Defense contractors Silvus Technologies and Kagwerks unveiled a combination of their products they said will reduce the burden of gear on troops while also streamlining battlefield communications.

The companies on April 16 rolled out their Dismounted Operator’s Combat Kit StreamCaster line of products, which marries a mobile ad-hoc network radio, a ruggedized tablet and a rig that can be worn on the chest for easy access.

Jimi Henderson, a Silvus vice president, described the kit as a “strategic fusion” of the companies’ expertise.

“This collaboration elevates tactical communications, delivering unparalleled connectivity and situational awareness to empower our force in the most demanding environment,” he said in a statement to C4ISRNET.

The U.S. Department of Defense is putting a premium on connectivity and data-sharing as it prepares for potential large-scale fighting across Europe and the Indo-Pacific.

A key piece of that puzzle is the radios troops carry, that are fitted to manned and unmanned vehicles, and how they perform amid electronic harassment. The digital tubes through which information flows will be jeopardized in a fight with Russia or China, defense officials say.

Silvus has for years worked with the military, including the Army and its Program Executive Office for Command, Control and Communications-Tactical. PEO C3T develops, deploys and supports networking gear across the service.

The California-based company in January announced a $3.5 million deal with the executive office for StreamCaster radios and expanded operational testing.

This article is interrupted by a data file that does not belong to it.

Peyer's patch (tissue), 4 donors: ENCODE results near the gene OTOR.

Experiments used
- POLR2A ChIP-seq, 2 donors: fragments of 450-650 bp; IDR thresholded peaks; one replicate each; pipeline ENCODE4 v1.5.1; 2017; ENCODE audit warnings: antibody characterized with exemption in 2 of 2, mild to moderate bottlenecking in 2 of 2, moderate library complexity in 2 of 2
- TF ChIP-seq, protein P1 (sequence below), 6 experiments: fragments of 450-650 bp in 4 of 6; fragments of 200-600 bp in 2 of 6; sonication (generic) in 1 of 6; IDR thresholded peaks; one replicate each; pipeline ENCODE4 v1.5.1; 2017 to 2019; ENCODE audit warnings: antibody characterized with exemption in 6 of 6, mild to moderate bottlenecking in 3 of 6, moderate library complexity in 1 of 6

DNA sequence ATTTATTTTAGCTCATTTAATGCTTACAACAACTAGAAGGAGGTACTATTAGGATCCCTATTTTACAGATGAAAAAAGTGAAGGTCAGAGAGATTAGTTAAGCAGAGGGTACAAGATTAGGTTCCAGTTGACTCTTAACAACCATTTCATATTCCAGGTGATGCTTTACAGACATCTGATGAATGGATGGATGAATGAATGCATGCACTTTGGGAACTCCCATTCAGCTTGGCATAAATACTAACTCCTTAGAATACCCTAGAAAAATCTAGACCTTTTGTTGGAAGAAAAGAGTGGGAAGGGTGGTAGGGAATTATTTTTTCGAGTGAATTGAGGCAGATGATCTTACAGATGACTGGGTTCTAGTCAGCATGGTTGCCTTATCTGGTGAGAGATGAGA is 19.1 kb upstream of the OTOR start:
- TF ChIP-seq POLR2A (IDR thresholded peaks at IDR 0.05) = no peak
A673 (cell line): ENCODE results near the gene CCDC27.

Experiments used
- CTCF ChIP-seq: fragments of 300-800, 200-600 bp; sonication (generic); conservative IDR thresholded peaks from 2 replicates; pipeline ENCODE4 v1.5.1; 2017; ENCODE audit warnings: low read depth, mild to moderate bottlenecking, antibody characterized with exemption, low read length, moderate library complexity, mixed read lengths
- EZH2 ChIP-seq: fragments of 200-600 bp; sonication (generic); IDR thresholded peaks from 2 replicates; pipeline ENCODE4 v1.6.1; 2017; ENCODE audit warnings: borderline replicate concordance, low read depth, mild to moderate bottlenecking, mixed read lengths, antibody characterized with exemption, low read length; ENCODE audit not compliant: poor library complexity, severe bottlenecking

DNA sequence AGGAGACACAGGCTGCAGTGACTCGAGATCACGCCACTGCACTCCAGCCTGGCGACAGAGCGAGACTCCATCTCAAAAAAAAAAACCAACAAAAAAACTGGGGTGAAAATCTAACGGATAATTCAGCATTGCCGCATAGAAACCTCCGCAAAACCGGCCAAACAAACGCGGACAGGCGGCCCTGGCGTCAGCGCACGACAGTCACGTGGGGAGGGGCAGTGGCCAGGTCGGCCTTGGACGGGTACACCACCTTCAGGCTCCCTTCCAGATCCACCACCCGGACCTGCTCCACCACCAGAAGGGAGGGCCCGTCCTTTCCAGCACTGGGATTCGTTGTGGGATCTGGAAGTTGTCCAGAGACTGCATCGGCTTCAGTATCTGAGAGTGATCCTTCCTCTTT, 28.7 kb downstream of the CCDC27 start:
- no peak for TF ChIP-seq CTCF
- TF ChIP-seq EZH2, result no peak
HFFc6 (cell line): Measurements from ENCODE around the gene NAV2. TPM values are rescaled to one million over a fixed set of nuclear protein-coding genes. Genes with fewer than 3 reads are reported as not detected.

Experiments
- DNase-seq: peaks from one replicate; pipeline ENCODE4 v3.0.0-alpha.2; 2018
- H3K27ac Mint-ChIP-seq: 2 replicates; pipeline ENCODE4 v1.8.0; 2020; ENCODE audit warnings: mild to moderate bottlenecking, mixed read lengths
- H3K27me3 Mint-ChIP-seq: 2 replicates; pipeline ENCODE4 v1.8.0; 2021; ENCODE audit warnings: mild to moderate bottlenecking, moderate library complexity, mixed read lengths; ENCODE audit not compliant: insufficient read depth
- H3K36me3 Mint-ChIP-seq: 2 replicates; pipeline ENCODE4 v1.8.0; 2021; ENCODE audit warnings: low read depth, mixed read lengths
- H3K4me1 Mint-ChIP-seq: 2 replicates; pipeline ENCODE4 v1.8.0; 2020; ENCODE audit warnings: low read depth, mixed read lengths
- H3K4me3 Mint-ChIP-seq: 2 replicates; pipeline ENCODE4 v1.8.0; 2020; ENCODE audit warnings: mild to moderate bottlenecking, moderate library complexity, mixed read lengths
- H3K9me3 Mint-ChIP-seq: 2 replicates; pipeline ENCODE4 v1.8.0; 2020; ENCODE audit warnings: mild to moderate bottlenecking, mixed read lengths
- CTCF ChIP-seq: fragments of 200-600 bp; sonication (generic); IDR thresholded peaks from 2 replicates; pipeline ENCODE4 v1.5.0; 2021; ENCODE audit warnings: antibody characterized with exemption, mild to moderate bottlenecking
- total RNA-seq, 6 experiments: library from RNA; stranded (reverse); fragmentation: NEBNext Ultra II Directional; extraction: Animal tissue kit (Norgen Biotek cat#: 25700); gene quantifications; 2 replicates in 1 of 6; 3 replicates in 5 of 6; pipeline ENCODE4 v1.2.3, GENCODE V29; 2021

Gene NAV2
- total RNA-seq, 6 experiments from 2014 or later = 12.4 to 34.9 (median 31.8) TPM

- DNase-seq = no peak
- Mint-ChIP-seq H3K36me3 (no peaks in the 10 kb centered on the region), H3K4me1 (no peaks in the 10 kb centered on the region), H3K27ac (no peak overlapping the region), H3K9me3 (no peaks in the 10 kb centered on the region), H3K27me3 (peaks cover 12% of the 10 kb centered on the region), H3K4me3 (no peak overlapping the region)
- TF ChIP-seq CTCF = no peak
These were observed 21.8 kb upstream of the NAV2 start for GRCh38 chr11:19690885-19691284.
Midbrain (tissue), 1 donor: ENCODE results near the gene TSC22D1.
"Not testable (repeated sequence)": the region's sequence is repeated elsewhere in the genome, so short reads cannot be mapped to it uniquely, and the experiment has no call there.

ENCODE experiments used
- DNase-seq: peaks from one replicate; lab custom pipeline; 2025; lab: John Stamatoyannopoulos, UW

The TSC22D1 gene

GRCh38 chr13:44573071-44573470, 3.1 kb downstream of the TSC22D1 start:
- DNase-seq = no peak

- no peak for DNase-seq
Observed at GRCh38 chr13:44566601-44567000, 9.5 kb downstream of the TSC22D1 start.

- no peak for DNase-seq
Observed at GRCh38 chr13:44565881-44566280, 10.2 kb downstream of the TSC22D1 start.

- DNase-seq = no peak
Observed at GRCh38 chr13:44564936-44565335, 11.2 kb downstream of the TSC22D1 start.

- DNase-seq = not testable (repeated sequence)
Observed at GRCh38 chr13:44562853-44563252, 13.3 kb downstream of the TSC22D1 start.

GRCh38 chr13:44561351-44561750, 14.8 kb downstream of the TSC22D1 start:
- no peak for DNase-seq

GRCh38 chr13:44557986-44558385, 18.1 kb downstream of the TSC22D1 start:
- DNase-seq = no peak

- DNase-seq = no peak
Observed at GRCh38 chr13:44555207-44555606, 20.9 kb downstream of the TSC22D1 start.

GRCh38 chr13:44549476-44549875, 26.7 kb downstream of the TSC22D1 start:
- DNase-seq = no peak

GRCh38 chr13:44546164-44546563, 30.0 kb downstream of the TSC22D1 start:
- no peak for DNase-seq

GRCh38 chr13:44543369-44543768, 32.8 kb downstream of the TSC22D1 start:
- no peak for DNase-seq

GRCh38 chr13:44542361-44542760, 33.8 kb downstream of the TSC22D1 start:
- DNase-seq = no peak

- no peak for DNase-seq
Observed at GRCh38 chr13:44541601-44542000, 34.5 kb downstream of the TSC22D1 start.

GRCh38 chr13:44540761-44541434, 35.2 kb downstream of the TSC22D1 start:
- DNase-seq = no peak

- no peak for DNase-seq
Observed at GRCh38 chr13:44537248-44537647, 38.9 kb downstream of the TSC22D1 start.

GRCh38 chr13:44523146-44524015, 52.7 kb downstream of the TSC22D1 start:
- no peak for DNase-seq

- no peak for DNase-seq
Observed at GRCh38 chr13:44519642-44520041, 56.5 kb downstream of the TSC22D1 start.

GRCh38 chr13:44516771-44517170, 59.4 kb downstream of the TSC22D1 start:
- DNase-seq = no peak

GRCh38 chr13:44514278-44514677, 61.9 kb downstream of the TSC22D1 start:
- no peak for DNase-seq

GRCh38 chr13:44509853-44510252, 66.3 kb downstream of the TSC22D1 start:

“Silvus is delivering on the Army’s integrated tactical network objectives of high bandwidth mesh networking connectivity across multi-domain environments,” Henderson said in a statement at the time. The ITN, as it’s known, aims to simplify and upgrade communication tools used by soldiers.

Working with PEO C3T and the Network Cross-Functional Team, Henderson said, “enables Silvus to continually optimize our tactical communications capabilities to help the Army advance toward their unified network modernization goals.”

Colin Demarest was a reporter at C4ISRNET, where he covered military networks, cyber and IT. Colin had previously covered the Department of Energy and its National Nuclear Security Administration — namely Cold War cleanup and nuclear weapons development — for a daily newspaper in South Carolina. Colin is also an award-winning photographer.

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